Keywords: wastewater, Virus, Microbes, biotoilet, phage viability

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3 Antimicrobial Activity of Fatty Acid Salts against Microbes for Food Safety

Authors: Manami Masuda, Mariko Era, Takayoshi Kawahara, Takahide Kanyama, Hiroshi Morita, Yui Okuno, Aya Tanaka

Abstract:

Objectives— Fungi and bacteria are present in a wide range of natural environments. They are breed in the foods such as vegetables and fruit, causing corruption and deterioration of these foods in some cases. Furthermore, some species of fungi and bacteria are known to cause food intoxication or allergic reactions in some individuals. To prevent fungal and bacterial contamination, various fungicides and bactericidal have been developed that inhibit fungal and bacterial growth. Fungicides and bactericides must show high antifungal and antibacterial activity, sustainable activity, and a high degree of safety. Therefore, we focused on the fatty acid salt which is the main component of soap. We focused on especially C10K and C12K. This study aimed to find the effectiveness of the fatty acid salt as antimicrobial agents for food safety. Materials and Methods— Cladosporium cladosporioides NBRC 30314, Penicillium pinophilum NBRC 6345, Aspergillus oryzae (Akita Konno store), Rhizopus oryzae NBRC 4716, Fusarium oxysporum NBRC 31631, Escherichia coli NBRC 3972, Bacillus subtilis NBRC 3335, Staphylococcus aureus NBRC 12732, Pseudomonas aenuginosa NBRC 13275 and Serratia marcescens NBRC 102204 were chosen as tested fungi and bacteria. Hartmannella vermiformis NBRC 50599 and Acanthamoeba castellanii NBRC 30010 were chosen as tested amoeba. Nine fatty acid salts including potassium caprate (C10K) and laurate (C12K) at 350 mM and pH 10.5 were used as antifungal activity. The spore suspension of each fungus (3.0×10⁴ spores/mL) or the bacterial suspension (3.0×10⁵ or 3.0×10⁶ or 3.0×10⁷ CFU/mL) was mixed with each of the fatty acid salts (final concentration of 175 mM). Samples were counted at 0, 10, 60, and 180 min by plating (100 µL) on potato dextrose agar or nutrient agar. Fungal and bacterial colonies were counted after incubation for 1 or 2 days at 30 °C. Results— C10K was antifungal activity of 4 log-unit incubated time for 10 min against fungi other than A. oryzae. C12K was antifungal activity of 4 log-unit incubated time for 10 min against fungi other than P. pinophilum and A. oryzae. C10K and C12K did not show high anti-yeast activity. C10K was antibacterial activity of 6 or 7 log-unit incubated time for 10 min against bacteria other than B. subtilis. C12K was antibacterial activity of 5 to 7 log-unit incubated time for 10 min against bacteria other than S. marcescens. C12K was anti-amoeba activity of 4 log-unit incubated time for 10 min against H. vermiformis. These results suggest C10K and C12K have potential in the field of food safety.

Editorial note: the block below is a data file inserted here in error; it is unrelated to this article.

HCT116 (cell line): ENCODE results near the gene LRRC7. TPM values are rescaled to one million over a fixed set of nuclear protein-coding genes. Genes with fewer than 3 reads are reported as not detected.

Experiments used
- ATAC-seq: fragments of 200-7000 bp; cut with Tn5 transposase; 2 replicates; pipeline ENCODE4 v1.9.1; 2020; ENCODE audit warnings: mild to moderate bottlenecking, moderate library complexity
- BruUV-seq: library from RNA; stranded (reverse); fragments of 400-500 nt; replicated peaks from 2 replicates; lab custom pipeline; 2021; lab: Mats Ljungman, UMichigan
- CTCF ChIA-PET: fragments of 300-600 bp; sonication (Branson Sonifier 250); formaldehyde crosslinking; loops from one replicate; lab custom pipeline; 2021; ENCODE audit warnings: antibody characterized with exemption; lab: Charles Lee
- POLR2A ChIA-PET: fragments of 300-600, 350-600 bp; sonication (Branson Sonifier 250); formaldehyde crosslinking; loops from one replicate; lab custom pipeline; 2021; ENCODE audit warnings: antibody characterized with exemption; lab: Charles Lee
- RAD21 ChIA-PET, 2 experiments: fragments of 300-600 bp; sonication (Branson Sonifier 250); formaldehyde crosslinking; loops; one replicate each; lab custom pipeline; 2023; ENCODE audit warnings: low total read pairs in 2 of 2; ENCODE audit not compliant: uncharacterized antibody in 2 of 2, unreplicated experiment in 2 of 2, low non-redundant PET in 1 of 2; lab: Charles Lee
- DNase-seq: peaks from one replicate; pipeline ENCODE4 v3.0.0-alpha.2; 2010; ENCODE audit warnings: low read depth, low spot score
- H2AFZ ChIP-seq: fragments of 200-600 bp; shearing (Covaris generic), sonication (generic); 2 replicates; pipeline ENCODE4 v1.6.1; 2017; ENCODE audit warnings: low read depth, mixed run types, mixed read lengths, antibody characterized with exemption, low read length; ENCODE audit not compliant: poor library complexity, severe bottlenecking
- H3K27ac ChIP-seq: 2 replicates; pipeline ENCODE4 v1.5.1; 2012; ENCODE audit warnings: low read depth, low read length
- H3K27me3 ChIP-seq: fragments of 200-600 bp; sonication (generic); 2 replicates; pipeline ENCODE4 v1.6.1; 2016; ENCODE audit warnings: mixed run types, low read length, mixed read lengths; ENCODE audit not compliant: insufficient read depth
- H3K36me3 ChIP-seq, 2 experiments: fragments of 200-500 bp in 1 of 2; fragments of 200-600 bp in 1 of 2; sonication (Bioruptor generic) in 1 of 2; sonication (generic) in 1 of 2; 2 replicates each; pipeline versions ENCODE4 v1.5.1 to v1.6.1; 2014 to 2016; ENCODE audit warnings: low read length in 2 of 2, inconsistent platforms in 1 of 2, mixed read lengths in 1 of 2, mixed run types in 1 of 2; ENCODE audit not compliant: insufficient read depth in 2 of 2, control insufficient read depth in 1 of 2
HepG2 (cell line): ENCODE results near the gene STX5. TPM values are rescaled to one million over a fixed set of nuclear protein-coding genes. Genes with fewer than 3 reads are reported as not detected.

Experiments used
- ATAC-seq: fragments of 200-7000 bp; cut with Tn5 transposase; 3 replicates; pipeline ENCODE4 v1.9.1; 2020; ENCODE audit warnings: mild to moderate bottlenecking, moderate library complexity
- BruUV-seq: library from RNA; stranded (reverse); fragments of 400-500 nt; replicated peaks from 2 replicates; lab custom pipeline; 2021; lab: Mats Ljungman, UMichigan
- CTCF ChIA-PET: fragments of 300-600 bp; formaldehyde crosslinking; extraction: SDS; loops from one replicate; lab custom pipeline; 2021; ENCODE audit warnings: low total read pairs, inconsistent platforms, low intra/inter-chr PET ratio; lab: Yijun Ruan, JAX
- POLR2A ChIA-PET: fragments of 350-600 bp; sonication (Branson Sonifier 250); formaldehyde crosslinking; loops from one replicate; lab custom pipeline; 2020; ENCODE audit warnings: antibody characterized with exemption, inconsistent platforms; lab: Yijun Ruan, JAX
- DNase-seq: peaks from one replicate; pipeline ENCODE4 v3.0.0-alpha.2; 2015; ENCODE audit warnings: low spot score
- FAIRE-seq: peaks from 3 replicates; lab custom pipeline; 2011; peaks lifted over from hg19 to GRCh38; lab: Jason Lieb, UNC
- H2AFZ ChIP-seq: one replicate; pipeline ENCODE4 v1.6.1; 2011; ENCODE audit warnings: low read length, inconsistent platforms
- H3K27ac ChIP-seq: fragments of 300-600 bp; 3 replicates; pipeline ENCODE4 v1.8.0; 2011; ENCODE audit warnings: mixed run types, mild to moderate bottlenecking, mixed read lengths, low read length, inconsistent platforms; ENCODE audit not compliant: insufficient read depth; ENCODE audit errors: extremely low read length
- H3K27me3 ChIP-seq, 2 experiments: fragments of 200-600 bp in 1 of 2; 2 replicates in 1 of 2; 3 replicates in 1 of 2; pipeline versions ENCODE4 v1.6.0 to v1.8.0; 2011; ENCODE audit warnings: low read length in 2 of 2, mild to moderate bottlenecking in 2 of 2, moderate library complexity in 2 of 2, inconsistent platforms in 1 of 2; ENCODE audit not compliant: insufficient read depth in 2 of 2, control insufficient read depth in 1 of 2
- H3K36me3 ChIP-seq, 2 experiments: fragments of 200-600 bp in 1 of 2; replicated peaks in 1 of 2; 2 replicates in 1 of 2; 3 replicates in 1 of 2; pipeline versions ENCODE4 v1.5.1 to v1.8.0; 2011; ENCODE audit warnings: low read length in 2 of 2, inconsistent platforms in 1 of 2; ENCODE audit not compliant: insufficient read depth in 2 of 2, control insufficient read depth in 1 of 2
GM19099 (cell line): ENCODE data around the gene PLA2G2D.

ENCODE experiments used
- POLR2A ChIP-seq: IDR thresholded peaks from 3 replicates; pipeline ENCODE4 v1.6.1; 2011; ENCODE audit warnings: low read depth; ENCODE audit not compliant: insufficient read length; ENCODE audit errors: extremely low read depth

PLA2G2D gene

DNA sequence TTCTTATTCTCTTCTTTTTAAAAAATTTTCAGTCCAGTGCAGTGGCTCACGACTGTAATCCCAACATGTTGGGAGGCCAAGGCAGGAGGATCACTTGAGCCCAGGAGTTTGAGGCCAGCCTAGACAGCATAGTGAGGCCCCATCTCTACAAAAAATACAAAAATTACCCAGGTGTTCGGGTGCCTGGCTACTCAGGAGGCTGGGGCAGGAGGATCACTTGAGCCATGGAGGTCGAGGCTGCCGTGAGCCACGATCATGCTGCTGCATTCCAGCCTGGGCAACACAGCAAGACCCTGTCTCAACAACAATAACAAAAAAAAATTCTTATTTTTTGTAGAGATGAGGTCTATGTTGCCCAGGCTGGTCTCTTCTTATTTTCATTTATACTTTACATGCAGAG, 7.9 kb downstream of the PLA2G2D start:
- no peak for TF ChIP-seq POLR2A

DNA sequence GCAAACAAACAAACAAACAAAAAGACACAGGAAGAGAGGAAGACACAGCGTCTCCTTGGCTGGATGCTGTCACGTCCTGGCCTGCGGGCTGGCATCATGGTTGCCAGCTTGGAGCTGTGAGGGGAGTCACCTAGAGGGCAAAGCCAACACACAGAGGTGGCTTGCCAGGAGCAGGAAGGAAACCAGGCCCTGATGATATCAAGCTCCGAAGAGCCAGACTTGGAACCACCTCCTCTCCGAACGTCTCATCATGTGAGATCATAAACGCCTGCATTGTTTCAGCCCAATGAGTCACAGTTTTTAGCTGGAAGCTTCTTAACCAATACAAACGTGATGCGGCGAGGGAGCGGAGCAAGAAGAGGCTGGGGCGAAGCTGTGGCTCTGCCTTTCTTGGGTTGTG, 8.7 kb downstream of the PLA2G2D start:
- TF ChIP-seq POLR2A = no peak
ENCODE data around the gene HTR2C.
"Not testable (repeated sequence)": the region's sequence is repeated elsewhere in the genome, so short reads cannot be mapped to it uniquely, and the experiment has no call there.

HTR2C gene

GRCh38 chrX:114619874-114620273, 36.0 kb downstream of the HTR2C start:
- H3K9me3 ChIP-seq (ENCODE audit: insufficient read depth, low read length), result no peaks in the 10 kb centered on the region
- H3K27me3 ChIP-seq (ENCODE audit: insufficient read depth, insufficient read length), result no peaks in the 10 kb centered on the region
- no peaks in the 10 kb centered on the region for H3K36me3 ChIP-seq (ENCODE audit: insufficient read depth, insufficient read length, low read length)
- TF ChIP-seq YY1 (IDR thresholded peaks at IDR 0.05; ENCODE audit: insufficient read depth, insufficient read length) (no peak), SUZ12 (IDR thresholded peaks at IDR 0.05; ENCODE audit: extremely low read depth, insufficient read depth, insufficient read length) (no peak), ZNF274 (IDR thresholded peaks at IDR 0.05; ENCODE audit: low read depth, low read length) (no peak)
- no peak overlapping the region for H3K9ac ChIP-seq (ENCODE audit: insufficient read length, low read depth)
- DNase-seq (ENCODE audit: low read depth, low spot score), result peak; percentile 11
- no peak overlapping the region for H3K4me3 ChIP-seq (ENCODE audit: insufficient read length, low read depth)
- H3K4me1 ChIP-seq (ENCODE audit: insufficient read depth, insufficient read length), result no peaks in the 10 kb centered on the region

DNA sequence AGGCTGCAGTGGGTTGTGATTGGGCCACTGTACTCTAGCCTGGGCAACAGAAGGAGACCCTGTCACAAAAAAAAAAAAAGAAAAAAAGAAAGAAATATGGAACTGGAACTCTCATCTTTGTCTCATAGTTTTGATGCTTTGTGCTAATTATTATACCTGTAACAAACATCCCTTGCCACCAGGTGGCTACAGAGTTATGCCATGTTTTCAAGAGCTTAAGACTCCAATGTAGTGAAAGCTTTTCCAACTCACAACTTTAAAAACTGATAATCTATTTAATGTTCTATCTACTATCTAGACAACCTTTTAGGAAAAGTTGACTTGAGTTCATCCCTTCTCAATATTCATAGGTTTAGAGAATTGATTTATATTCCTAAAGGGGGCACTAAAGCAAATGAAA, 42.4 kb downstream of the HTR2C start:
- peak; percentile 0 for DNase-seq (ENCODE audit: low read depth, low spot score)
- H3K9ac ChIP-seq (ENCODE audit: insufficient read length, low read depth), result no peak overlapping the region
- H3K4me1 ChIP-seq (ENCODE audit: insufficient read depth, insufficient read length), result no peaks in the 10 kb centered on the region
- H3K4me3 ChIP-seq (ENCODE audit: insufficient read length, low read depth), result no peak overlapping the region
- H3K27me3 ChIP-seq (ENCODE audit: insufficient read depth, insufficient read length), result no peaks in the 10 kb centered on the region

Keywords: Food Safety, Antimicrobial, Microbes, Fatty acid salts

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2 Metagenomic Identification of Cave Microorganisms in Lascaux and Other Périgord Caves

Authors: Patricia Luis, Lise Alonso, Audrey Dubost, Thomas Pommier, Yvan Moënne-Loccoz

Abstract: